For the discerning fan of designer shoes, there is a big difference between a Manolo Blahnik and a Jimmy Choo. But no matter which brand is your favorite, if you are a shoe aficionado, you are certain to know the signature calling card of Christian Louboutin: the red sole. But just because this has been the French fashion designer’s calling card, does that mean he can trademark the red sole? The matter has come up in court both in the United States and in Europe, but with very different results.
Recently, Louboutin accused a Dutch retail store, Van Dalen Footwear, of infringing on its registered trademark of the red-soled shoes. But Van Dalen filed a counterclaim resulting in Louboutin losing its trademark in Belgium, the Netherlands and Luxembourg.
According to Michael J. Allan, a partner in the Washington and New York offices of Steptoe and member of its intellectual property and litigation groups, the judge in Brussels focused on the shape of the mark, rather than its color, and decided that the shape gave no specific value. This, says Allan, was a very different ruling from the one that Louboutin received from the U.S. 2nd Circuit Court in 2012.
“One of the big issues in the U.S. was the contrast between the color of the sole and the outside of the shoe,” Allan explains. The issue then became whether the trademark was functional, and whether it provided a “significant, non-reputational advantage to a competitor.” In the U.S. Louboutin had a broad trademark registered with the U.S. Patent and Trademark Office, and brought a case against Yves Saint Laurent.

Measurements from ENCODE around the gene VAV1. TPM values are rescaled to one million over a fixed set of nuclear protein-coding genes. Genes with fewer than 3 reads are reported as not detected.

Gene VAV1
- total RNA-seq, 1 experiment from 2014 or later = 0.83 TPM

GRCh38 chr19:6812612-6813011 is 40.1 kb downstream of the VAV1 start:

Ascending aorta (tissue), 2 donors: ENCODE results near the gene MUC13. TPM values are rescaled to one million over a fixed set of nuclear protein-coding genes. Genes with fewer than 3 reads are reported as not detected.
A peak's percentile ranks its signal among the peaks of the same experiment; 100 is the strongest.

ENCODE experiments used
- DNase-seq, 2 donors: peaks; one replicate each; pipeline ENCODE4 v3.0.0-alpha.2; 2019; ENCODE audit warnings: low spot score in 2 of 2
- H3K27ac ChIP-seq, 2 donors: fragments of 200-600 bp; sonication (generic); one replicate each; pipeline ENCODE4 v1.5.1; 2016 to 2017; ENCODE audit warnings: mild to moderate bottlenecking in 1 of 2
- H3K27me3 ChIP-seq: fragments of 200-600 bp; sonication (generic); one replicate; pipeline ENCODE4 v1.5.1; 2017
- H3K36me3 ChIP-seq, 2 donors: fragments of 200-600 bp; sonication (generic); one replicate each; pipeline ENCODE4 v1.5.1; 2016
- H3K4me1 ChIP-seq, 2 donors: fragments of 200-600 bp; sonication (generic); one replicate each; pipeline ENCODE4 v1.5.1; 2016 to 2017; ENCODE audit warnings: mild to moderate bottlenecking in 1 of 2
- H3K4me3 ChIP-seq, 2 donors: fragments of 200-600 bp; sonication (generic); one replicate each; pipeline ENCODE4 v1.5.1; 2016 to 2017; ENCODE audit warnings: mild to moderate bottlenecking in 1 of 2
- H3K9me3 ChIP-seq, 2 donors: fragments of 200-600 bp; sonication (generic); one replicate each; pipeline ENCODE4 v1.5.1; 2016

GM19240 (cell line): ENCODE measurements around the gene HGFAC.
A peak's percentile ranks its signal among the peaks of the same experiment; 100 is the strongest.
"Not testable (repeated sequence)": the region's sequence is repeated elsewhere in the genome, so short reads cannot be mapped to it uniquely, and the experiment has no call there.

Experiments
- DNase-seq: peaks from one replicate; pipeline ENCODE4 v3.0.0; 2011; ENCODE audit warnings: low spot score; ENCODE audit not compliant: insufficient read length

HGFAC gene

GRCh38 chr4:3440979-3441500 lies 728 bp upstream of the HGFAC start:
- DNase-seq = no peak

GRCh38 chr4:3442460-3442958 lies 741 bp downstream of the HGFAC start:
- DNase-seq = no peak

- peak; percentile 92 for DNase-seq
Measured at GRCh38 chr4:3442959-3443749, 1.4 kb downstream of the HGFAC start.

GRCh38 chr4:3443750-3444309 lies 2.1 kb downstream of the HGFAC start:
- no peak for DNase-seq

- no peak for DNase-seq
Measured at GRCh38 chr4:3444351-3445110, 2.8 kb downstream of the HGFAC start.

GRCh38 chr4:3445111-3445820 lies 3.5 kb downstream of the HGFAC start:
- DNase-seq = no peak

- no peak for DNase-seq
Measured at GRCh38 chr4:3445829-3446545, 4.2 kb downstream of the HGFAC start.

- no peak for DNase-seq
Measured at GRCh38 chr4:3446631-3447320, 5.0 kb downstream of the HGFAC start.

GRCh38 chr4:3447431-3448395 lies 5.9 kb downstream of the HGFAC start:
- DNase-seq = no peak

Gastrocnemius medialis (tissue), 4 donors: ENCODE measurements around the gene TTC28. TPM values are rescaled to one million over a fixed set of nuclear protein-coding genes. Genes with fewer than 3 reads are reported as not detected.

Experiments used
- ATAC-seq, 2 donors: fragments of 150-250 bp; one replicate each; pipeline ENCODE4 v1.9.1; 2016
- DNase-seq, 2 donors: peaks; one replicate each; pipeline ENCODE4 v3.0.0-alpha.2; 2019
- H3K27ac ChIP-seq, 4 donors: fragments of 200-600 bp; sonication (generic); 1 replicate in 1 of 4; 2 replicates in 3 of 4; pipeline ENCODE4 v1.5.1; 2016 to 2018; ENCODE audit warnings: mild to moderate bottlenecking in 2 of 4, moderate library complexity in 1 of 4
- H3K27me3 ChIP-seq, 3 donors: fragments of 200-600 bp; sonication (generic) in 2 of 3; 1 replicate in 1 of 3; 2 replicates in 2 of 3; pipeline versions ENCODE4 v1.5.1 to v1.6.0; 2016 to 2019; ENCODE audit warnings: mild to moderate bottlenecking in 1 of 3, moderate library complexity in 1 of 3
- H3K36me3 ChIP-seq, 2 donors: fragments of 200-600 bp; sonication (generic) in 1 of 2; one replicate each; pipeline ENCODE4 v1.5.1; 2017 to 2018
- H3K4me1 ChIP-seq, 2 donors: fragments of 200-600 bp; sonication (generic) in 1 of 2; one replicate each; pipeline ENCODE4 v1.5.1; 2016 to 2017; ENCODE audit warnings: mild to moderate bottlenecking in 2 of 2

In that 2nd Circuit case, says Allan, the judge considered the fashion industry as a whole, and whether or not color can be trademarked at all. It became a matter of whether or not the law could essentially take a color away from designers, creating a competitive disadvantage for all companies other than Louboutin. In the end, the judge decided, “There is a distinction between the sole of the shoe and the body of the shoe. If the sole is distinct from the body of the shoe, that signals a Louboutin shoe, and there can be trademark rights on the sole,” explains Allan. In the Yves Saint Laurent case, the entire shoe was red, so it was not infringing.
Allan emphasized that trademark cases are extremely fact-specific, especially when dealing with matters of color. The court considers the scope of the color, where it is used, how it is used, and if others need to use the color. The next time a case comes up in the fashion industry, the Louboutin case will likely have little bearing, because each circumstance is unique – just like a good pair of heels.
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